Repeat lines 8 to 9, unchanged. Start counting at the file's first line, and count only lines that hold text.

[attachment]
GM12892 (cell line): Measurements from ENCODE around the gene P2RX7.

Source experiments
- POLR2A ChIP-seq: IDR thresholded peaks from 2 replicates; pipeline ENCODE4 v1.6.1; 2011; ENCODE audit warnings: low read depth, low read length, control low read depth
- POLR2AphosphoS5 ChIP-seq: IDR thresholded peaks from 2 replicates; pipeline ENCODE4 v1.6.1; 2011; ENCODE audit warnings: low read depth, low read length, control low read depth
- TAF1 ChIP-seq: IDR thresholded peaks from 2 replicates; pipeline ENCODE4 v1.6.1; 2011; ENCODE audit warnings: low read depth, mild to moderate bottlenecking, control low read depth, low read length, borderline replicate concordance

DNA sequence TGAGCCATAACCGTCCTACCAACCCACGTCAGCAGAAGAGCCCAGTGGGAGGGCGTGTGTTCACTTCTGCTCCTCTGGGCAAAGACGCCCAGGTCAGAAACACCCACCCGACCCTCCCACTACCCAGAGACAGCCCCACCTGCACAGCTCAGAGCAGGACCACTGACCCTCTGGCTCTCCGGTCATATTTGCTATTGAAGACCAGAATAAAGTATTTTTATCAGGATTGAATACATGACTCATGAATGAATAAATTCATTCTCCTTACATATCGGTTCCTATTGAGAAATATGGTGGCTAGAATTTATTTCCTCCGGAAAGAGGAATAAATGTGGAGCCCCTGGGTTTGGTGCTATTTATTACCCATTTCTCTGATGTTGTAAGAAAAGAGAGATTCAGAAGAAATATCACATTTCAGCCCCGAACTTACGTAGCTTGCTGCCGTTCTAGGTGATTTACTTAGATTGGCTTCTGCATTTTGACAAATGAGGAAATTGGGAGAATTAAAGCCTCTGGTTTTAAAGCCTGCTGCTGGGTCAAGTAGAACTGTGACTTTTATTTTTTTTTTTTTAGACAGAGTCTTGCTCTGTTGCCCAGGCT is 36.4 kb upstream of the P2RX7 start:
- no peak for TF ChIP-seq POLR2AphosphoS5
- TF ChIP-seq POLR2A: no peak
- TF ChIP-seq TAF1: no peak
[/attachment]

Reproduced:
- TF ChIP-seq POLR2A: no peak
- TF ChIP-seq TAF1: no peak